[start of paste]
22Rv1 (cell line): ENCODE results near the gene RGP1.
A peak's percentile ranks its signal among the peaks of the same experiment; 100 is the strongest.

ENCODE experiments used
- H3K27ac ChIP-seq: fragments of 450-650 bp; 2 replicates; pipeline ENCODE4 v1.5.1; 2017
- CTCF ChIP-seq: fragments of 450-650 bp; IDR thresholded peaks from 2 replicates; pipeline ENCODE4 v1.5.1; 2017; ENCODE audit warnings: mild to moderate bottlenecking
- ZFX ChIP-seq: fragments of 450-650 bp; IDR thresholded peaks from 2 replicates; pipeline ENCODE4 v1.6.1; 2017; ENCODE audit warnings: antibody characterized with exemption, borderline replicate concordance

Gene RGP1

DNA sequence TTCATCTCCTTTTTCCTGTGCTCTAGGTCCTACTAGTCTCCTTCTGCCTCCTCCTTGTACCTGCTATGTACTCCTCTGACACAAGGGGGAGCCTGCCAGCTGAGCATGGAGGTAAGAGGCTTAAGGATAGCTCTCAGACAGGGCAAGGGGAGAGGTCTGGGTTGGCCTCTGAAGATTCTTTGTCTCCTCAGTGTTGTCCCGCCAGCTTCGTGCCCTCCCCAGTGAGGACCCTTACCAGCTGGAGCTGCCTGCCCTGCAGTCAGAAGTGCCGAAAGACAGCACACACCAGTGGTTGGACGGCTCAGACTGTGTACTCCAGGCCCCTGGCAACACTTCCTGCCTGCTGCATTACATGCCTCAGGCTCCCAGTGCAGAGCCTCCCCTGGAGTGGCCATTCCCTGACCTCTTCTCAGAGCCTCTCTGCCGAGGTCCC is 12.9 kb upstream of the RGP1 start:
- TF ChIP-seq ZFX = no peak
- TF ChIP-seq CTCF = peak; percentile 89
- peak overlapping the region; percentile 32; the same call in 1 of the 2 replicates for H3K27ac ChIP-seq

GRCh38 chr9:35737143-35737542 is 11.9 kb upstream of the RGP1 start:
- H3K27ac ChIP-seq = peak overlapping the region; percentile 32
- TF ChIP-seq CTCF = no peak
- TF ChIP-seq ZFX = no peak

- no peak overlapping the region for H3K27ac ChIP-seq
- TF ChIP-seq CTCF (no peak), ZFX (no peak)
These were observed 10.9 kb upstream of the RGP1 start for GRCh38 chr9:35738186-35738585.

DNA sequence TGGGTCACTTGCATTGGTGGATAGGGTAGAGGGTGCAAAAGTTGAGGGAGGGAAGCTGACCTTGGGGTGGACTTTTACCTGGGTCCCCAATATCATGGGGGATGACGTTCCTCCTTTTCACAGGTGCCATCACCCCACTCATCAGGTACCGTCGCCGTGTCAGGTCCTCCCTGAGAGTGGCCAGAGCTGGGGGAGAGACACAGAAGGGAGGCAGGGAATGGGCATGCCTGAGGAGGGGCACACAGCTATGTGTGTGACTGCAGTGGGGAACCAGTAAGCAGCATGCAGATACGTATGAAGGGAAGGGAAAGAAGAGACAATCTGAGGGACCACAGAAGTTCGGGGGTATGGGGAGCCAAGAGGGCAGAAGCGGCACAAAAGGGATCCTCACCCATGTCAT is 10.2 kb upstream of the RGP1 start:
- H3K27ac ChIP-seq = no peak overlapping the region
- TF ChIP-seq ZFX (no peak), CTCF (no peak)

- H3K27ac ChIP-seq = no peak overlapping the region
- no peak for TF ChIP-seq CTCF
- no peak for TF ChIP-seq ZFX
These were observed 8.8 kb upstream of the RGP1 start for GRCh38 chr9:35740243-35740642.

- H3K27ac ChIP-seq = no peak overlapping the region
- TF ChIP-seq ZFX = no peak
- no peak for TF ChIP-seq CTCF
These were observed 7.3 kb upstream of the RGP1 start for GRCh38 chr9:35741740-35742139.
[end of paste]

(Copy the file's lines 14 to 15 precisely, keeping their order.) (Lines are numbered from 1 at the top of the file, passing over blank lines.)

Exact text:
- TF ChIP-seq CTCF = no peak
- TF ChIP-seq ZFX = no peak